Teachers not at greater risk of coronavirus infection than wider community: study
The data provide 'indirect reassurance that there isn't a lot of asymptomatic transmission' in schools, said the study's chief investigator.
Schools with controls in place to prevent the spread of coronavirus show similar levels of infection among staff compared with the wider community, according to research on English schools released on Monday.
By contrast, studies on care homes and health care professionals — also operating in indoor environments — show far higher infection rates. While between 12 and 15 percent of school staff in the survey have been infected, those rates are two to three times higher for health care workers and even higher in care homes, the authors note.
The survey — conducted by Public Health England, the Office of National Statistics, and the London School of Hygiene & Tropical Medicine — looked at the current prevalence of disease as well as past infection.
England’s scheduled return of staff and pupils to the classroom next week has prompted many teachers to raise concerns over an increased risk of infection. If this study holds, however, there should be limited cause for worry as long as control measures that work in the community — such as enhanced cleaning, limiting gatherings and social distancing among adults — remain in place.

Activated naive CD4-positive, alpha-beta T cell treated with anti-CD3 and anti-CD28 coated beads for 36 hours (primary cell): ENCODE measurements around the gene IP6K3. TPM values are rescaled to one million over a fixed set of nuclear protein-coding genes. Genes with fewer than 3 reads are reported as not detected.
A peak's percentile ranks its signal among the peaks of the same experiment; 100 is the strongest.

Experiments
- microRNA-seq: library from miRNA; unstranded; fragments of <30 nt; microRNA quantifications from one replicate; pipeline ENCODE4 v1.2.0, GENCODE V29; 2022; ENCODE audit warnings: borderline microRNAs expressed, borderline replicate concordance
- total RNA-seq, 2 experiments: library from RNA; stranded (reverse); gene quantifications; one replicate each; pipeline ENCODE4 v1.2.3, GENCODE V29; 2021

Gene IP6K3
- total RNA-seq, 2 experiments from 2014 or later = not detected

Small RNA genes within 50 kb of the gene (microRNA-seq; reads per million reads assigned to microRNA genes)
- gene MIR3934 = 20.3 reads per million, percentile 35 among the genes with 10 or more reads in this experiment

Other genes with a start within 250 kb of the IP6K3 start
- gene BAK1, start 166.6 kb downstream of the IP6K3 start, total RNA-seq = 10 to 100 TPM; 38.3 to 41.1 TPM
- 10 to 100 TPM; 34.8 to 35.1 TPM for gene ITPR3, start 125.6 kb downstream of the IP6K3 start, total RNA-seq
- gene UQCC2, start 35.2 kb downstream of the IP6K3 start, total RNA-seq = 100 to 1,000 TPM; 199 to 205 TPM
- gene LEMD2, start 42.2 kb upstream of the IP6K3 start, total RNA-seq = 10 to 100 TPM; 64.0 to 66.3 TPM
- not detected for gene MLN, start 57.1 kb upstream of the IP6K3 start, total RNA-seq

The data provide “indirect reassurance that there isn’t a lot of asymptomatic transmission going on in this setting,” said Shamez Ladhani, chief investigator.
He cautioned against over-stating the results, since the study covered a short period of time and had a relatively small sample size. Still, one of the “most likeliest reasons that we don’t see the large and widespread infections in schools must be because of all the mitigation processes that are in place,” he concluded.
The study tested primary and secondary school staff and pupils from November 3-19 and December 2-10, with 105 schools participating in the first round and 121 schools in the second round. Around 40 percent of all staff and around 15 percent of eligible pupils took part.
In November, 12.63 percent of primary staff tested positive for antibodies, compared to 12.27 percent of secondary staff. In December, 14.61 percent of primary staff tested positive for antibodies compared to 15.72 percent of secondary staff. Similarly, secondary school pupils were more likely to have been infected than primary school pupils.